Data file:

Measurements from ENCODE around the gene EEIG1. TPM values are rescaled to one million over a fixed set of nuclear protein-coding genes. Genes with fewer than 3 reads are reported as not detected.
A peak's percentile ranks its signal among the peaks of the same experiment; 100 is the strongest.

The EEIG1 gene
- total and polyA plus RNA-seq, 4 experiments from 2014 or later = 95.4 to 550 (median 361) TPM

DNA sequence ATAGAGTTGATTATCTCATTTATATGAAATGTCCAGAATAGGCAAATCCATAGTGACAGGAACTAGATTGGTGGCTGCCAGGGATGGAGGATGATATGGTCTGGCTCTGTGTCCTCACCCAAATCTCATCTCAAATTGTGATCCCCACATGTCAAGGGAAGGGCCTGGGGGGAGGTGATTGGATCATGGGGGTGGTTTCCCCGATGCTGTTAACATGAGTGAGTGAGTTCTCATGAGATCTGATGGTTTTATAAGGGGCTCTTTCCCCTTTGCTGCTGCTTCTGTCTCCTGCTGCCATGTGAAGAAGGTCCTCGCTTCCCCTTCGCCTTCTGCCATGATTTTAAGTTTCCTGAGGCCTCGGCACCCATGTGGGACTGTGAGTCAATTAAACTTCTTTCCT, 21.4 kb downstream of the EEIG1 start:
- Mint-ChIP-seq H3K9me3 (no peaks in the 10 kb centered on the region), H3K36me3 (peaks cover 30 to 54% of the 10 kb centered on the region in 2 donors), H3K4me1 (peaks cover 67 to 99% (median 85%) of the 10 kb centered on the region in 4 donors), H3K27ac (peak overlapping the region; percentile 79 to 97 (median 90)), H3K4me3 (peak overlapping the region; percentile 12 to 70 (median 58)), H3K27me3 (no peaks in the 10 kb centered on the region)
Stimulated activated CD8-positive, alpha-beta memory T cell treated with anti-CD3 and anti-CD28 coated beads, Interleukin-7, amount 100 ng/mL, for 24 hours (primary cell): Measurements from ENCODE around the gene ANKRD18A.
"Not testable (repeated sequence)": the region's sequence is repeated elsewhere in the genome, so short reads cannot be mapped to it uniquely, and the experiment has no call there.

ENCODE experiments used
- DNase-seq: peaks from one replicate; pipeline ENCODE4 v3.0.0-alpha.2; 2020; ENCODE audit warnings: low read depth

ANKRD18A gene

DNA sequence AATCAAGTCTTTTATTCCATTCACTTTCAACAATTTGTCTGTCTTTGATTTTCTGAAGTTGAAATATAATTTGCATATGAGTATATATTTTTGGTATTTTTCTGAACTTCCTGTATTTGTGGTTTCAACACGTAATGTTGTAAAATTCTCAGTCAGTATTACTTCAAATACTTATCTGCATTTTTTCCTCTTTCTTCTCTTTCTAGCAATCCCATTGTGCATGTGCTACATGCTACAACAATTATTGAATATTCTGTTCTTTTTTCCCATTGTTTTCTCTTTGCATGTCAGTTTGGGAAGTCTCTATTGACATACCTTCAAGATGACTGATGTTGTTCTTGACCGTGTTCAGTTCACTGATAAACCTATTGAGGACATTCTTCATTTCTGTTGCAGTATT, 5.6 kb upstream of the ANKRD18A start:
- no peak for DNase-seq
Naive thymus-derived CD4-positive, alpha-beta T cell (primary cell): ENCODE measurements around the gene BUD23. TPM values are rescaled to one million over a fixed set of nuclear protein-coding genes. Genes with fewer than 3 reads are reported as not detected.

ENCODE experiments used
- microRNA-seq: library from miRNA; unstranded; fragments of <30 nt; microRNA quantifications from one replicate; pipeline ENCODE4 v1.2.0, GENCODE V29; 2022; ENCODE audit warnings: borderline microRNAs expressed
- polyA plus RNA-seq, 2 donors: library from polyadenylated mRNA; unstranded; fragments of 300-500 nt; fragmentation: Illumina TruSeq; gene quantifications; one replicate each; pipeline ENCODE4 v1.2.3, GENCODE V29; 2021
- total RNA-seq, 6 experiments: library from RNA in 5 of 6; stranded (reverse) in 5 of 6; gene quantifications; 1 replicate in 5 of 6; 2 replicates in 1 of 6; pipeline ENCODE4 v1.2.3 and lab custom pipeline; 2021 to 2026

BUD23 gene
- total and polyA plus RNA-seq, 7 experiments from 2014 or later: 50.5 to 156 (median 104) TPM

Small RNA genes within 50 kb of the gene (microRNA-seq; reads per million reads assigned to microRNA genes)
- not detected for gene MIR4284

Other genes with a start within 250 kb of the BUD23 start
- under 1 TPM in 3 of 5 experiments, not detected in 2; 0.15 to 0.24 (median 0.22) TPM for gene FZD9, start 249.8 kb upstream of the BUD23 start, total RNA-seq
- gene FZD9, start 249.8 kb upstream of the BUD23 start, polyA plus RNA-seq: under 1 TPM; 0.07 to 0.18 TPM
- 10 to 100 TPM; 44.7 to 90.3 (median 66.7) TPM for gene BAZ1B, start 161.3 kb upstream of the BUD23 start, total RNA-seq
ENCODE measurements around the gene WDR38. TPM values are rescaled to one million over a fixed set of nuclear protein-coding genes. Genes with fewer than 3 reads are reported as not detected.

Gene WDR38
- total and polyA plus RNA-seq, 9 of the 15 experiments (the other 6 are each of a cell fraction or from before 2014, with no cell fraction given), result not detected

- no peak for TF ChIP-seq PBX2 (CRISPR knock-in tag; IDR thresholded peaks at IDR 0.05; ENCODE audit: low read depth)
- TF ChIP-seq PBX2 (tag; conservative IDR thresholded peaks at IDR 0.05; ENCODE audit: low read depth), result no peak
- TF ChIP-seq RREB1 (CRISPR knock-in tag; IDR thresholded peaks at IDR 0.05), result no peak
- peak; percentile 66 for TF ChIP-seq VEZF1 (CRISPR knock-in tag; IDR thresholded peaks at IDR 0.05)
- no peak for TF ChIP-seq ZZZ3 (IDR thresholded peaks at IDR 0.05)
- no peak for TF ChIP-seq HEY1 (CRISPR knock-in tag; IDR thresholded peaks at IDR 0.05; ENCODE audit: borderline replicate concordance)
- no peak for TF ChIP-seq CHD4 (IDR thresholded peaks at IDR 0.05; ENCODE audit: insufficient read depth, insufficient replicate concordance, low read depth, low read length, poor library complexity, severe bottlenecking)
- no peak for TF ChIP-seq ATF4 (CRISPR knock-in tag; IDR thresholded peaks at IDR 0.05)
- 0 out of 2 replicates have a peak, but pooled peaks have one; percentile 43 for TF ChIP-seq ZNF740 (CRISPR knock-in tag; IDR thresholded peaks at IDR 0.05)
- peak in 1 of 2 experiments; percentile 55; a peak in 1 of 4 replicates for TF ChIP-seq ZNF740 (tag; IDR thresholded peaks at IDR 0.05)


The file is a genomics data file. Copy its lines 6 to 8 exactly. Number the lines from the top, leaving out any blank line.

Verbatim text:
- Mint-ChIP-seq H3K9me3 (no peaks in the 10 kb centered on the region), H3K36me3 (peaks cover 30 to 54% of the 10 kb centered on the region in 2 donors), H3K4me1 (peaks cover 67 to 99% (median 85%) of the 10 kb centered on the region in 4 donors), H3K27ac (peak overlapping the region; percentile 79 to 97 (median 90)), H3K4me3 (peak overlapping the region; percentile 12 to 70 (median 58)), H3K27me3 (no peaks in the 10 kb centered on the region)
Stimulated activated CD8-positive, alpha-beta memory T cell treated with anti-CD3 and anti-CD28 coated beads, Interleukin-7, amount 100 ng/mL, for 24 hours (primary cell): Measurements from ENCODE around the gene ANKRD18A.
"Not testable (repeated sequence)": the region's sequence is repeated elsewhere in the genome, so short reads cannot be mapped to it uniquely, and the experiment has no call there.